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|Town of Souris|
|Province||Prince Edward Island|
|Incorporated Town||November 14, 1910|
|• Type||Town Council|
|• Mayor||Jo-Anne Dunphy|
|• Deputy Mayor||Boyd Leard|
|• CAO||Shelley LaVie|
|• Total||3.47 km2 (1.34 sq mi)|
|Highest elevation||13 m (43 ft)|
|Lowest elevation||0 m (0 ft)|
|• Density||303.7/km2 (787/sq mi)|
|Time zone||UTC-4 (AST)|
|• Summer (DST)||UTC-3 (ADT)|
|Canadian Postal code|
|Telephone Exchange||208 215 327 687 743|
Souris is a town in Kings County, Prince Edward Island, Canada. It is located near the northeastern tip of the province.
Souris was founded by Acadians in 1727 as a fishing settlement at the mouth of the Souris River. These early settlers experienced several plagues of field mice in the surrounding area during the 1720s-1760s which damaged crops. Souris is French for "mouse" and a mouse is the Town's Mascot. It is said that "a French vessel passing by the bay in the early 1700s was forced to cut through the waves of drowned mice and so gave the name to the area. The 1744 map of Sieur de la Roque names the bay, Havre a la Souris”.Earlier names also included: Colville Bay, Grand Haven, New Bristol, and Red Cliffs.
The name likely also shares similar roots with the Souriquois and the Souris River. The French (Acadians) came to call the Micmacs the Souriquois, adopting the Indians' pidgin word for the trade language."The term came from the Basque zurikoa (pronounced “surikoa”) meaning “that of the whites.” The -koa ending would be a Basque suffix denoting geographic origin and giving the word the meaning “people from Souris.”
The Mi'kmaq (Mi'kmaw, Micmac or L'nu, “the people” in Mi'kmaq) were the first inhabitants in the area and had an encampment at the head of the Souris River.Several Acadian families arrived in 1740 as the first white settlers but were forced out by the British after the Siege of Louisbourg (1758). In 1765, the British government divided the island into 67 lots, Souris being lot #45 and 20,000 acres. The first census was carried out in 1798 and did not include any settlers in Souris, despite 1996 government record stating that "Scottish settlers came to the area as early as 1772, and English and Irish settlers arrived around 1810".
Souris was incorporated into PEI on November 14, 1910.
The town has many well-preserved historic buildings, including the Matthew and MacLean Building, Souris Customs House and Post Office, and the McQuaid Building.
Souris has a well-developed harbor for fishing boats and boat repair. Since the 1960s, Souris has hosted an interprovincial ferry terminal for the service to Quebec's Magdalen Islands. The MV Madeleine II is operated by the Coopérative de transport maritime et aérien (CTMA).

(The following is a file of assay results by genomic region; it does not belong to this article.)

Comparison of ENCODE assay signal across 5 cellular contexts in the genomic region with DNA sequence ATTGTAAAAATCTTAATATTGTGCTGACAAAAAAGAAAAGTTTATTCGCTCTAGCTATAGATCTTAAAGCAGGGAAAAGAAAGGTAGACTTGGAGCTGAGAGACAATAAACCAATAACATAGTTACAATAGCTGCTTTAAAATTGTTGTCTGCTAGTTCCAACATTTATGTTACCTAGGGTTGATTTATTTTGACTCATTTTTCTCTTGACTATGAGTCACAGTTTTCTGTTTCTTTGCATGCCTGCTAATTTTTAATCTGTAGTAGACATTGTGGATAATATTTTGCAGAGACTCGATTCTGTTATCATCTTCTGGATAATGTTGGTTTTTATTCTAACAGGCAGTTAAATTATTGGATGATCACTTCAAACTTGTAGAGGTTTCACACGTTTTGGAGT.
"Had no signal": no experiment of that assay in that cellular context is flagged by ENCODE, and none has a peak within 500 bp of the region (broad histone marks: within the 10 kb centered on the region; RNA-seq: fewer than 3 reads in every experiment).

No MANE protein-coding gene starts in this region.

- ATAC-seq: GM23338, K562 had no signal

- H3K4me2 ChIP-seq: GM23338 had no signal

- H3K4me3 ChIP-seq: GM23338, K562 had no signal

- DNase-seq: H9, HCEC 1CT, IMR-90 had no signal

As of 2016, the land area is 3.47 square kilometres.The Town of Souris website states that "Prince Edward Island is part of the Appalachian Region which runs from southern Quebec and Gaspésie and includes New Brunswick, Nova Scotia, Prince Edward Island and Newfoundland. There are many physiographic units with a peneplain that slopes from the highest point in the northwest down in a southeastward manner towards the ocean. The Prince Edward Island physiographic region is part of the Maritime Plain. The Maritime Plain runs around the coast of New Brunswick and Nova Scotia from the south shore of Chaleur Bay and includes Prince Edward Island and Îles-de-la-Madeleine."
The economy of the area is dominated by the seasonal industries of fishing and oysters, agriculture and tourism. There are also several industrial businesses and a good retail sector. The town is home to banks, pharmacies, cafés, restaurants, gas stations, a grocery store, and other independent businesses.
|Source: Statistics Canada |
In the 2021 Census of Population conducted by Statistics Canada, Souris had a population of 1,079 living in 480 of its 533 total private dwellings, a change of 2.5% from its 2016 population of 1,053. With a land area of 3.61 km2 (1.39 sq mi), it had a population density of 298.9/km2 (774.1/sq mi) in 2021.
In 2016, persons aged 14 years and under made up 13.7% of the population, persons 15-64 made up 57.3%, and those aged 65 years and over made up 33.6%.In 2016, 93% of the population had English as their first official language compared to 94.5% for the province as a whole. The same year, 88% of the population were reported to be Canadian citizens in the census. The ethnic origins from most to least listed are: Canadian, Scottish, Irish, English, French, German, North European, Indigenous, Guatemalan, Mexican, and Czech. Roughly 30-34% of the population has a postsecondary certificate, diploma or degree, and roughly 34% of the total labour force population aged 15 years and over was reported to work in natural resources, agriculture and related production occupations, more specifically in the industry categories of agriculture, forestry, fishing and hunting.
Souris is home to two schools, serving grades K-12. Souris Regional School teaches students from grade K-12. Ecole La Belle Cloche is Souris' only Francophone school and teaches students from grades K-12.
École La-Belle-Cloche is situated in what used to be Rollo Bay Consolidated School, three minutes west of Souris in Rollo Bay.
Souris has venues for soccer, baseball, basketball, rugby, hockey, football, ringette and other similar sports. There are also several parks in Souris.
Kitesurfing is popular in Souris and nearby beaches. Souris Beach is an intermediate-level beach, and has good wave conditions when winds blow from the Southwest. Little Harbour, Basin Head, and other nearby beaches generally have good conditions in southwest and southeast winds.
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